The Washington Post has launched a new, 20-minute daily news podcast
The Washington Post is rolling out its most ambitious effort in podcasting yet, joining the battle for the daily news podcast of record.
On Dec. 3, the Post is launching “Post Reports,” a new 20-minute daily news podcast that will publish every weekday at 5 p.m. The podcast is unique for The Post in that it’s the outlet’s first multi-part daily podcast. Each Post Reports episode will feature three segments, the first being the newsiest, followed by a deeper dive-type segment, then a third, lighter segment. A team of eight people is working full time on the podcast, including five new audio producers who were hired specifically for “The Post Reports.”
The Post has been thinking about a daily news podcast for almost a year and a half, said Emilio Garcia-Ruiz, the managing editor at the Post responsible for digital development. The Post’s podcasting team worked on a number of smaller projects, including “The Daily 202,” a podcast built around its successful Power Post newsletter, as well as subject-focused shows including “Can He Do That?” and “Presidential.” Another smaller daily podcast, “Retropod,” launched in February.
“The Post Reports” is entering a landscape of daily news podcasts that’s getting increasingly crowded. The New York Times’ “The Daily” leads the pack with 5 million downloads per month and eight-figure annual revenue, according to Vanity Fair. Other news publishers ranging from Vox to the Canadian Broadcasting Corporation have entered into this area recently.
While the Post said that the producers will not be held to download targets, the Post’s sales team has big plans for Post Reports. It is estimating 1 million downloads per month to start, according to an advertising rate card shared with Digiday.
“News and news/talk radio programming has always been an advertiser’s best friend,” said Dan Granger, CEO of the podcast media agency Oxford Road.
Granger noted that the value proposition of daily news podcasts for advertisers is slightly different because they lack the long shelf life that a narrative nonfiction podcast might have. But they make up for it with abundant downloads: two of the five highest-downloaded shows last year were daily news podcasts, according to Podtrac data.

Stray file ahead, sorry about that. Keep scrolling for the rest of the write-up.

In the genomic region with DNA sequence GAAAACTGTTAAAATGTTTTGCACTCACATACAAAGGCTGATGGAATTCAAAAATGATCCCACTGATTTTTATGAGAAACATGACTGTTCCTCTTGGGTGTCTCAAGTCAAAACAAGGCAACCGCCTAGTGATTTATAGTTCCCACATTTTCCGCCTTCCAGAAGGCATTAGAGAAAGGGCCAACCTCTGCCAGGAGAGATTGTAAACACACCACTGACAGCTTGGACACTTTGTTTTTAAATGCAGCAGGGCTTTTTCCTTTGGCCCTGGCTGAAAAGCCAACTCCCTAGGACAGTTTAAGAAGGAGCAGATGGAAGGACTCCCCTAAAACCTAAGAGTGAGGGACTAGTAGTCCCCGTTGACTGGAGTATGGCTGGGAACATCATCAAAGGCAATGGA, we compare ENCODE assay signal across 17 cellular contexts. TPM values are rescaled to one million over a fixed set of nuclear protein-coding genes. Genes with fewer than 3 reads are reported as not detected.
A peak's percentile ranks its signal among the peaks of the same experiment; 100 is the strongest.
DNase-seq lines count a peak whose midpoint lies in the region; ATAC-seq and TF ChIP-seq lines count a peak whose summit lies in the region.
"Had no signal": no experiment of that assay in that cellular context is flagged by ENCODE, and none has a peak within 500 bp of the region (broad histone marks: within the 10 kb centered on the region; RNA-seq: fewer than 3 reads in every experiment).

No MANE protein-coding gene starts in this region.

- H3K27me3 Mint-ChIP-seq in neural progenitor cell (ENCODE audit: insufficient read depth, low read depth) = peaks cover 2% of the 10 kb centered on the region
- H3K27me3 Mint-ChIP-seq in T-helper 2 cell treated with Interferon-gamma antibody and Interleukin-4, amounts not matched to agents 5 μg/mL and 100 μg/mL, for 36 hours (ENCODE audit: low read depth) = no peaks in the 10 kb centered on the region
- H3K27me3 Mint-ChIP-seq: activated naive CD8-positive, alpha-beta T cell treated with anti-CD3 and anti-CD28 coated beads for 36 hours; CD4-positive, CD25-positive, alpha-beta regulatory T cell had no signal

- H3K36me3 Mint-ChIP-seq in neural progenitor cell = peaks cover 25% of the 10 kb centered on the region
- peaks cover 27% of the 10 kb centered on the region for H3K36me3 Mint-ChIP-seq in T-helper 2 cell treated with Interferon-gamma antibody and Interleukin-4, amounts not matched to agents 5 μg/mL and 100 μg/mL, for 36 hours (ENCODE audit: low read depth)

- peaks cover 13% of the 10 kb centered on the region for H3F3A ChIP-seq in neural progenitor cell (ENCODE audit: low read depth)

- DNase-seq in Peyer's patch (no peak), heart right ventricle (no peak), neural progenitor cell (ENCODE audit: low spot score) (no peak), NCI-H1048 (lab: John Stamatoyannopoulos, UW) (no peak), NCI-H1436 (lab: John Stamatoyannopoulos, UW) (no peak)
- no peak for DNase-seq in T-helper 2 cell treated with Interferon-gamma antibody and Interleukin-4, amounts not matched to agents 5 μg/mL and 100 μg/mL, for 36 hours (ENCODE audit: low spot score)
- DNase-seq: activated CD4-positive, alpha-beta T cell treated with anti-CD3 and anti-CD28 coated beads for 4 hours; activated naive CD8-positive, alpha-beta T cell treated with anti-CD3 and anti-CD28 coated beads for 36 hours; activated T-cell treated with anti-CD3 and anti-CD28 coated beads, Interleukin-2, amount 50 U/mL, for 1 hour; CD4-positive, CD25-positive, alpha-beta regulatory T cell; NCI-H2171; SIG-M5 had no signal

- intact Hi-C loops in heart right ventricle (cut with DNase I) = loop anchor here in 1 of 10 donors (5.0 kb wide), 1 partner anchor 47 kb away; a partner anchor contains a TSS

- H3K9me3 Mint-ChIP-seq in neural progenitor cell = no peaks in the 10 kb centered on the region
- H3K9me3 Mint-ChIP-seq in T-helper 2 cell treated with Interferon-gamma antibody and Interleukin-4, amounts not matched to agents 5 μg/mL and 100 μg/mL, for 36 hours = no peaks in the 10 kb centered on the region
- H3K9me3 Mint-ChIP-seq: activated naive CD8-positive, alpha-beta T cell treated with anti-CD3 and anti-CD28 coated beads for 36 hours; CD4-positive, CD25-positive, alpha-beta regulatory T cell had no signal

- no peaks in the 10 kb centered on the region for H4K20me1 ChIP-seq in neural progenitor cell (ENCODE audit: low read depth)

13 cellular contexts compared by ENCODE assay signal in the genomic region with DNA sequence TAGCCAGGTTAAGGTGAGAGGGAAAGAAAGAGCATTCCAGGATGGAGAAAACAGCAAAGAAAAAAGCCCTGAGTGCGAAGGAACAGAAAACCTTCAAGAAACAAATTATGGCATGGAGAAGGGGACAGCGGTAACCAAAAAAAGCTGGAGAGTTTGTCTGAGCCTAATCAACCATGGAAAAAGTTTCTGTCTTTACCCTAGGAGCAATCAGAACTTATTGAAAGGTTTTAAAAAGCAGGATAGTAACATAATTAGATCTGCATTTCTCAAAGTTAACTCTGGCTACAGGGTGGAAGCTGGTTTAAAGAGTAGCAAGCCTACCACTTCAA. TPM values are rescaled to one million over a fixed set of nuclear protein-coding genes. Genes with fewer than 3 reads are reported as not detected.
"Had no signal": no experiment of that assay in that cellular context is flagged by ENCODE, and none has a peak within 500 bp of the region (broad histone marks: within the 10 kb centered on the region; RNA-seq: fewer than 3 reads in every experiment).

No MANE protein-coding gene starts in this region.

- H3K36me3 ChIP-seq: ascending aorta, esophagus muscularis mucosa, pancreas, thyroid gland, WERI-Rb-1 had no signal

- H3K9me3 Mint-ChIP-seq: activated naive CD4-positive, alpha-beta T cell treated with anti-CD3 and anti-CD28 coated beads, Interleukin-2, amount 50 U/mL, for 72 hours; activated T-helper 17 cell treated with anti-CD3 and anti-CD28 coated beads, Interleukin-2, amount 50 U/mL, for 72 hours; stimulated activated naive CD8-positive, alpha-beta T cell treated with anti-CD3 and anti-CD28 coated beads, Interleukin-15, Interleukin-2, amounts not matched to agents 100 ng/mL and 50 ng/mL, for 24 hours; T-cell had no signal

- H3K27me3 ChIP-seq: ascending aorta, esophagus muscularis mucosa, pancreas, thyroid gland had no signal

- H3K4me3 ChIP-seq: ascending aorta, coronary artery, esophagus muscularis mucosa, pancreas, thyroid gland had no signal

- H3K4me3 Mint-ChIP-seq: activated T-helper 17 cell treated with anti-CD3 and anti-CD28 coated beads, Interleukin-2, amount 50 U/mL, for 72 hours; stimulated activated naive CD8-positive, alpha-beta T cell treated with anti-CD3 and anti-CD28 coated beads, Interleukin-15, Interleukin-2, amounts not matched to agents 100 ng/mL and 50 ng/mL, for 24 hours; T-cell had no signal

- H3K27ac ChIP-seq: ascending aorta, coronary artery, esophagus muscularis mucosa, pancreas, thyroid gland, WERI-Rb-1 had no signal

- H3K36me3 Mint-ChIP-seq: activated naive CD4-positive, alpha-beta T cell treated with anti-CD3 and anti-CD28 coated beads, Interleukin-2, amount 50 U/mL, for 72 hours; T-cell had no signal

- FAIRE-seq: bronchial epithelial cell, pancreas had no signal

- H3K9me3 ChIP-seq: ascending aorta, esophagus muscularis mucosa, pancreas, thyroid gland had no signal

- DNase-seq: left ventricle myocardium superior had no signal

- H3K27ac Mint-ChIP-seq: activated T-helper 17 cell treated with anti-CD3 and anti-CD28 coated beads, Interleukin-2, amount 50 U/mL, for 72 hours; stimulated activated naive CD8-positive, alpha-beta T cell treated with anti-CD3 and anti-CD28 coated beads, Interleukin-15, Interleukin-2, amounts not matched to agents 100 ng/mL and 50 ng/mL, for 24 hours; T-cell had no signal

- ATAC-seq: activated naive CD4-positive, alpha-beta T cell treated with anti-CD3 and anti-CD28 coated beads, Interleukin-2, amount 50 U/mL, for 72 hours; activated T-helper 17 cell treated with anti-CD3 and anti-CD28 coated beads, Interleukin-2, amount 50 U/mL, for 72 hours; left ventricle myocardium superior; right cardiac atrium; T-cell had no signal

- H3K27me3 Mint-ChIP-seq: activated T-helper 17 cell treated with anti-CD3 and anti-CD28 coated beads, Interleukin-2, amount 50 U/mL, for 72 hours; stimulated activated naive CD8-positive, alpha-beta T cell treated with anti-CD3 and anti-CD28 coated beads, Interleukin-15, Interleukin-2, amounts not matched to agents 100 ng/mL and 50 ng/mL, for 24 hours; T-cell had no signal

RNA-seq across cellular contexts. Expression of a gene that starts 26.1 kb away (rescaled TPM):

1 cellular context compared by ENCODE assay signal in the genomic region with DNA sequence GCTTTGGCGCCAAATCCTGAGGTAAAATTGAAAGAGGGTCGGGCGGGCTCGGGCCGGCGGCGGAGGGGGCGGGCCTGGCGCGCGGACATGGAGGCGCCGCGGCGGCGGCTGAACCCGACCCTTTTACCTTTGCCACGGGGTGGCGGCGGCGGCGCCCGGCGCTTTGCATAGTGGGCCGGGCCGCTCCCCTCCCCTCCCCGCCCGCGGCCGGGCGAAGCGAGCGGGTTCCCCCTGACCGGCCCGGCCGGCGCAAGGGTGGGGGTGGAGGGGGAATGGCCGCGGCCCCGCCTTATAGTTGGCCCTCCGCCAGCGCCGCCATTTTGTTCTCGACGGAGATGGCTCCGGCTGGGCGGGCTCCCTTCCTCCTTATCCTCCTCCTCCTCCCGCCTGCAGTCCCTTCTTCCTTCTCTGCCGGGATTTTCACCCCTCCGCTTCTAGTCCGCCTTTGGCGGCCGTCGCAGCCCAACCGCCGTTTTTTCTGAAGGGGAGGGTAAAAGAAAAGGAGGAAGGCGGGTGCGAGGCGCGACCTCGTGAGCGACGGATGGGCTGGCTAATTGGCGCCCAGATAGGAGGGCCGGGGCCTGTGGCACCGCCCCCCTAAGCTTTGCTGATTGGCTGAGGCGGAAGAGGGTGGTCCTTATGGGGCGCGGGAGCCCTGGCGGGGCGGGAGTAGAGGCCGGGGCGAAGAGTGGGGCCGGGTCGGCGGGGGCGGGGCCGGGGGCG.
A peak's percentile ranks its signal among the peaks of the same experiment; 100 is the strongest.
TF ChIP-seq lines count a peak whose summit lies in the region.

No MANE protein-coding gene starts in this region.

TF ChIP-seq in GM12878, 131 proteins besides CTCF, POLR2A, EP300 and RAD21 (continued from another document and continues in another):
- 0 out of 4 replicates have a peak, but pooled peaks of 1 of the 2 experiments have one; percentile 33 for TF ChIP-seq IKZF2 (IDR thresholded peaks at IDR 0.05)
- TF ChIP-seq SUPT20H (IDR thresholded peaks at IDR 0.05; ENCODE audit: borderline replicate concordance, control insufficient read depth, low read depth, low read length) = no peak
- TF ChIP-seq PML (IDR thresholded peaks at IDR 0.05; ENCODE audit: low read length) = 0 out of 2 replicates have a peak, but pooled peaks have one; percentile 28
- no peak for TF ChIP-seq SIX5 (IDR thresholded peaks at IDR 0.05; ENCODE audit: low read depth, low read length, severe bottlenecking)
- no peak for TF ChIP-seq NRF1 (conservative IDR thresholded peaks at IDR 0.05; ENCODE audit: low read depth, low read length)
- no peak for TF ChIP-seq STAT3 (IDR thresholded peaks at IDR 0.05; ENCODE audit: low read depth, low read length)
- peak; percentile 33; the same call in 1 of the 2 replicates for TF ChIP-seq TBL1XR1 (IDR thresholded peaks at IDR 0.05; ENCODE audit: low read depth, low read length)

“The Post Reports” will get a big promotional push, including prominent placement on the home page from 5 p.m. to 8 p.m. every day. The Post will also use house display ad inventory to promote episodes and will be featured in email newsletters and the publisher’s social channels.
That marketing push will broaden the reach, but Garcia-Ruiz said it’s especially important that the podcast reaches new and existing subscribers. Among other news publishers, the Financial Times has been using audio and podcasts to drive paid subscriptions.
“Subscribers are playing a much more important role in the success or failure of publishers,” Garcia-Ruiz said. “We want them listening to this podcast.”
One of the differentiators for “The Post Reports” is that it will publish in the late afternoon. It’s counting, at least partly, on weaker competition for its audience’s attention during that part of the day.
“We’re wrapping at the end of the day, not the beginning,” said Madhulika Sikka, executive producer on the Post’s audio team. “When you think about that part of the day, there is the cacophony of cable, but we’re a little different.”
Note: An earlier version of this story incorrectly stated that the Post is estimating 1 million downloads per episode, rather than per month.
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